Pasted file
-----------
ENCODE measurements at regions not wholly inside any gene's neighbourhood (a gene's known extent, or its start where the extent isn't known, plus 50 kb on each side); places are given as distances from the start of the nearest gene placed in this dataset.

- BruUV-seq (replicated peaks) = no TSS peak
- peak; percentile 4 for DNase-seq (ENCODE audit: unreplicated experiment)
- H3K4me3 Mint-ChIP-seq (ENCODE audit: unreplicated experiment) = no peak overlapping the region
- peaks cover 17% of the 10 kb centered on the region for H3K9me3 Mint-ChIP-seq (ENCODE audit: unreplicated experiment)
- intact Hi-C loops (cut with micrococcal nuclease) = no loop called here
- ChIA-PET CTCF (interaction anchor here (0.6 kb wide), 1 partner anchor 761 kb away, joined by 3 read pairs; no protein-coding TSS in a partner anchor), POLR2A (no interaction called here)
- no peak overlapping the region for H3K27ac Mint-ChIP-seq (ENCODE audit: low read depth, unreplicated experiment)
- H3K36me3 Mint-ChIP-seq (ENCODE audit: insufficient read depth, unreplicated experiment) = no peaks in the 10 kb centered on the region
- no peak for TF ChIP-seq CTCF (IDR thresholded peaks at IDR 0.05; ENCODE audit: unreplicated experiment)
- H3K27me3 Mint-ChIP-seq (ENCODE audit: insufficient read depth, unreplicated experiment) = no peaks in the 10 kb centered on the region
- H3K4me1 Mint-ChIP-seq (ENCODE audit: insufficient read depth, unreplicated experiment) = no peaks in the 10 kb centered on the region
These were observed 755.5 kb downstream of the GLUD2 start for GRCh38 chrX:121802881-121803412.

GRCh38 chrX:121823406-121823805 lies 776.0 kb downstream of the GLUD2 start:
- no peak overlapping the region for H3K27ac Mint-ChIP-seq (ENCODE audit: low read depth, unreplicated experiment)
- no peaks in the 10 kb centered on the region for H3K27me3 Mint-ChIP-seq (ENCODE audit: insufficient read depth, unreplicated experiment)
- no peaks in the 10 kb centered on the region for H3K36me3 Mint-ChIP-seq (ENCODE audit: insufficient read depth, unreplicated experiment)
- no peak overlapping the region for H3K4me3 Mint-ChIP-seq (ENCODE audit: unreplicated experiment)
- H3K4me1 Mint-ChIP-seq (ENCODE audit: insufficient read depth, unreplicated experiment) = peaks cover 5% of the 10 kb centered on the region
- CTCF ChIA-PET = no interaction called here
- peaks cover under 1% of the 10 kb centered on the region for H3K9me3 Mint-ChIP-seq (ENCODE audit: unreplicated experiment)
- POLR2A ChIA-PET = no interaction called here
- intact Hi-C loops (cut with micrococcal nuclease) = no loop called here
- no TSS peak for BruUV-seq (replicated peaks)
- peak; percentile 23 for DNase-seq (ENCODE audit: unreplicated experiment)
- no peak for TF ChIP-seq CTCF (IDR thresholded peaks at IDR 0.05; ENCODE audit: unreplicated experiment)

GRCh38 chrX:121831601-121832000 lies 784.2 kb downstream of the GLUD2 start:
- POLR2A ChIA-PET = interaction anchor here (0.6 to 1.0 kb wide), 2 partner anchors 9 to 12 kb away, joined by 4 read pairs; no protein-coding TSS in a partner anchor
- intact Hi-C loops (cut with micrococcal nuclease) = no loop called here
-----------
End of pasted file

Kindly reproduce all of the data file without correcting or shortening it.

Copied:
ENCODE measurements at regions not wholly inside any gene's neighbourhood (a gene's known extent, or its start where the extent isn't known, plus 50 kb on each side); places are given as distances from the start of the nearest gene placed in this dataset.

- BruUV-seq (replicated peaks) = no TSS peak
- peak; percentile 4 for DNase-seq (ENCODE audit: unreplicated experiment)
- H3K4me3 Mint-ChIP-seq (ENCODE audit: unreplicated experiment) = no peak overlapping the region
- peaks cover 17% of the 10 kb centered on the region for H3K9me3 Mint-ChIP-seq (ENCODE audit: unreplicated experiment)
- intact Hi-C loops (cut with micrococcal nuclease) = no loop called here
- ChIA-PET CTCF (interaction anchor here (0.6 kb wide), 1 partner anchor 761 kb away, joined by 3 read pairs; no protein-coding TSS in a partner anchor), POLR2A (no interaction called here)
- no peak overlapping the region for H3K27ac Mint-ChIP-seq (ENCODE audit: low read depth, unreplicated experiment)
- H3K36me3 Mint-ChIP-seq (ENCODE audit: insufficient read depth, unreplicated experiment) = no peaks in the 10 kb centered on the region
- no peak for TF ChIP-seq CTCF (IDR thresholded peaks at IDR 0.05; ENCODE audit: unreplicated experiment)
- H3K27me3 Mint-ChIP-seq (ENCODE audit: insufficient read depth, unreplicated experiment) = no peaks in the 10 kb centered on the region
- H3K4me1 Mint-ChIP-seq (ENCODE audit: insufficient read depth, unreplicated experiment) = no peaks in the 10 kb centered on the region
These were observed 755.5 kb downstream of the GLUD2 start for GRCh38 chrX:121802881-121803412.

GRCh38 chrX:121823406-121823805 lies 776.0 kb downstream of the GLUD2 start:
- no peak overlapping the region for H3K27ac Mint-ChIP-seq (ENCODE audit: low read depth, unreplicated experiment)
- no peaks in the 10 kb centered on the region for H3K27me3 Mint-ChIP-seq (ENCODE audit: insufficient read depth, unreplicated experiment)
- no peaks in the 10 kb centered on the region for H3K36me3 Mint-ChIP-seq (ENCODE audit: insufficient read depth, unreplicated experiment)
- no peak overlapping the region for H3K4me3 Mint-ChIP-seq (ENCODE audit: unreplicated experiment)
- H3K4me1 Mint-ChIP-seq (ENCODE audit: insufficient read depth, unreplicated experiment) = peaks cover 5% of the 10 kb centered on the region
- CTCF ChIA-PET = no interaction called here
- peaks cover under 1% of the 10 kb centered on the region for H3K9me3 Mint-ChIP-seq (ENCODE audit: unreplicated experiment)
- POLR2A ChIA-PET = no interaction called here
- intact Hi-C loops (cut with micrococcal nuclease) = no loop called here
- no TSS peak for BruUV-seq (replicated peaks)
- peak; percentile 23 for DNase-seq (ENCODE audit: unreplicated experiment)
- no peak for TF ChIP-seq CTCF (IDR thresholded peaks at IDR 0.05; ENCODE audit: unreplicated experiment)

GRCh38 chrX:121831601-121832000 lies 784.2 kb downstream of the GLUD2 start:
- POLR2A ChIA-PET = interaction anchor here (0.6 to 1.0 kb wide), 2 partner anchors 9 to 12 kb away, joined by 4 read pairs; no protein-coding TSS in a partner anchor
- intact Hi-C loops (cut with micrococcal nuclease) = no loop called here